Speakers at House Hearing Assail Regulatory Burden on Colleges

Is overregulation undermining the nation’s education system? Colleges certainly think so, and Congressional Republicans say they want to find out.

On Tuesday the House education committee held the first in what it says will be a series of hearings on the regulatory burden on colleges and schools.

In an opening statement, Rep. John Kline of Minnesota, the panel’s chairman, promised to root out rules that "hinder job creation and economic growth."

"We will leave no stone unturned as we look to strengthen education and the work force," he pledged.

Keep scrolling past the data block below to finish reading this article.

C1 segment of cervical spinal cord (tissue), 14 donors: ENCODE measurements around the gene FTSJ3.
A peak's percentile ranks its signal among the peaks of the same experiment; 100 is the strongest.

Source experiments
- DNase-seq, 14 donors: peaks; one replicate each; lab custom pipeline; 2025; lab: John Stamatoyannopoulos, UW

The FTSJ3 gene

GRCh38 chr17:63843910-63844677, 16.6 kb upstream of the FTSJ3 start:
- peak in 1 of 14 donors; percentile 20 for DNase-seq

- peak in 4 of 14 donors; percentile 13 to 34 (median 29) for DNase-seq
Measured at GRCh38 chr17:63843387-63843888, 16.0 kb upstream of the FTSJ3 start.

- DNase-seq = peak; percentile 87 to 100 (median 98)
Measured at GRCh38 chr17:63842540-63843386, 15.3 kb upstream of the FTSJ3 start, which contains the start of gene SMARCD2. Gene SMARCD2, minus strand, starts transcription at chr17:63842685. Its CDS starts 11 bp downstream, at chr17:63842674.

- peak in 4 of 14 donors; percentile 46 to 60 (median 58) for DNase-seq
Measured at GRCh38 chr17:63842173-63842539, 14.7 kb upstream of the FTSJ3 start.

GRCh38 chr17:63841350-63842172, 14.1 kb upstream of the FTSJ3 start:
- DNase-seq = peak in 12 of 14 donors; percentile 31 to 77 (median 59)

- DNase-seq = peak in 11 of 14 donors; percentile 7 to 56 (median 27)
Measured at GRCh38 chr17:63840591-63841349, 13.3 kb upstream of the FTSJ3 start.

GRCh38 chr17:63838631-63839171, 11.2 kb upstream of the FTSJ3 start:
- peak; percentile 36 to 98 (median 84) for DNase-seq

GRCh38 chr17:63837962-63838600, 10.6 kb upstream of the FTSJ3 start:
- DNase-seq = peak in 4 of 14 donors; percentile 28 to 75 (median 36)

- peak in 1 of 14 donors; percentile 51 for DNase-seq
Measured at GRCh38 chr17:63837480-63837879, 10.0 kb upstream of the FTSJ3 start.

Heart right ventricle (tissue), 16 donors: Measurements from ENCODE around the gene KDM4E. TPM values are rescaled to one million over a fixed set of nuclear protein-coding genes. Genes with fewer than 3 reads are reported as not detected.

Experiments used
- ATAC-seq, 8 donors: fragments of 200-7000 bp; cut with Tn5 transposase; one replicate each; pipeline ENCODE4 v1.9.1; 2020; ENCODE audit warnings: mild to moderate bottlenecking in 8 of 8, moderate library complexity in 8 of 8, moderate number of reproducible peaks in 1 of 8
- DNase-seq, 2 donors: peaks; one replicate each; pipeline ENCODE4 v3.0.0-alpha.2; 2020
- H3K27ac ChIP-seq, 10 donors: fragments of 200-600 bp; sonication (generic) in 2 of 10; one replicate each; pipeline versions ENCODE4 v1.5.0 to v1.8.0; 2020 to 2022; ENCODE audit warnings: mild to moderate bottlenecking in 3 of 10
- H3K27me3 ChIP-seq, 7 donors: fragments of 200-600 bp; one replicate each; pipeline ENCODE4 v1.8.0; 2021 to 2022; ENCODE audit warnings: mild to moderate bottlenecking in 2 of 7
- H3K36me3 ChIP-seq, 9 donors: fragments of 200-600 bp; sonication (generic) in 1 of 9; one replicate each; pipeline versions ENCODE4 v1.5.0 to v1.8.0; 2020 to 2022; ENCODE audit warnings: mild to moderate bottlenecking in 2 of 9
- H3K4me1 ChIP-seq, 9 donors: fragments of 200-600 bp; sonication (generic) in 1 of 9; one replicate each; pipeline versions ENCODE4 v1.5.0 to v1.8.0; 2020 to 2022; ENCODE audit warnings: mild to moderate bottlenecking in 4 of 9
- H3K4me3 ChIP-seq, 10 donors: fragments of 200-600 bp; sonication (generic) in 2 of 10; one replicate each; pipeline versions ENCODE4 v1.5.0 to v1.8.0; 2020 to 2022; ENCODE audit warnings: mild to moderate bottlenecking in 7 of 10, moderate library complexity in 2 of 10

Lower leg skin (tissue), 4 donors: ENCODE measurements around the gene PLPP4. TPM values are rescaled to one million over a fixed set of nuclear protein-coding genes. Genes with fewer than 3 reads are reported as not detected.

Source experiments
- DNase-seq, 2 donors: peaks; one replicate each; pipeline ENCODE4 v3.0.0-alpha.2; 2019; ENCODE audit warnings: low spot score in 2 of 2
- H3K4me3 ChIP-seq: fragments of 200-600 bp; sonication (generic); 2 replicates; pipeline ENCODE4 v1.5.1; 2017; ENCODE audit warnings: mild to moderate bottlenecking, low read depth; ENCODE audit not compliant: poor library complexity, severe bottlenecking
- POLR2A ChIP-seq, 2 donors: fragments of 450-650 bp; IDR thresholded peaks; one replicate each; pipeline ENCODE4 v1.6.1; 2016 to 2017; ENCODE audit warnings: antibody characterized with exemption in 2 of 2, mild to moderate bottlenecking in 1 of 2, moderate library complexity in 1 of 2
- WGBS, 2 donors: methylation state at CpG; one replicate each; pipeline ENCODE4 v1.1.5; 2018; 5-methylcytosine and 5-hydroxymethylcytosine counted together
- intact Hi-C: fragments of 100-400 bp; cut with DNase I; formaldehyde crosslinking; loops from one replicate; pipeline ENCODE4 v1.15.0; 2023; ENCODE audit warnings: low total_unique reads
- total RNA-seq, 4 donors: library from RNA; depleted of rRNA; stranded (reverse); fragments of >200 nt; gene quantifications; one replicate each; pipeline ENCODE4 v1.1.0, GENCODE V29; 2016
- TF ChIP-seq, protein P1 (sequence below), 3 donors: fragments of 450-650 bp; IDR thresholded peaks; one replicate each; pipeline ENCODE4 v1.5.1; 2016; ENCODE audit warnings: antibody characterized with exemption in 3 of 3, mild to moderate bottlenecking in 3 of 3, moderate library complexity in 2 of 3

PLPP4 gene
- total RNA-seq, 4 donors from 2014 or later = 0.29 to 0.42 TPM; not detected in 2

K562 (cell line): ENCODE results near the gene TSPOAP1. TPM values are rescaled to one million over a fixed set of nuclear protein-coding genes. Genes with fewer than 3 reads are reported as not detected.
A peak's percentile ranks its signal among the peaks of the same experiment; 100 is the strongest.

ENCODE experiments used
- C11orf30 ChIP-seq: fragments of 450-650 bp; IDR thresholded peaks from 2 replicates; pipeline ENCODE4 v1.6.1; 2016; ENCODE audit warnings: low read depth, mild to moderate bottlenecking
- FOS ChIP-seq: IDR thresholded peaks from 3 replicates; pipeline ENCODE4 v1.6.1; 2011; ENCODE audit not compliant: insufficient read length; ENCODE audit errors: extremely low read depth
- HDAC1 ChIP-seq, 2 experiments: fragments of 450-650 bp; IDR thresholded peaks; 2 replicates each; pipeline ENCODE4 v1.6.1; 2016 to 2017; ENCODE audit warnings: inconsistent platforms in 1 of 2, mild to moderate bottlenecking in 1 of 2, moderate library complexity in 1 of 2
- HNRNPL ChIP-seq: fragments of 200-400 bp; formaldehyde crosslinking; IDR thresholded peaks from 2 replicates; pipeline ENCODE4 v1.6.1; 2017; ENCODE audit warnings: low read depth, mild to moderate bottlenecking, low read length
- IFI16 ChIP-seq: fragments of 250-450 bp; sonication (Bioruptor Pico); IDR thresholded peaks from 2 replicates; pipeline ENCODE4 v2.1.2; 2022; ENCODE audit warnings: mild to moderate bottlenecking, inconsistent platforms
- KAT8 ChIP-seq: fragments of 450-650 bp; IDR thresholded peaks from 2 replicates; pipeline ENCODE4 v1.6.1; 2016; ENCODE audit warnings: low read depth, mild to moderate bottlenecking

Much of the hearing focused on education mandates imposed on elementary and secondary schools under the No Child Left Behind Act. But lawmakers also heard from Christopher B. Nelson, president of St. John’s College, in Maryland, about the "massive" federal regulation of higher education. He urged Congress to apply its "pay as you go" budget rules to regulation, eliminating old requirements as new ones are added.

"There are things we are measuring because they can be measured, not because they are good, and those are the most dangerous," he said.

Mr. Nelson drew sympathy from Mr. Kline, who said he knew regulations were "a real burden" on colleges. "We want to get at that," he added.

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THE CHRONICLE OF HIGHER EDUCATION

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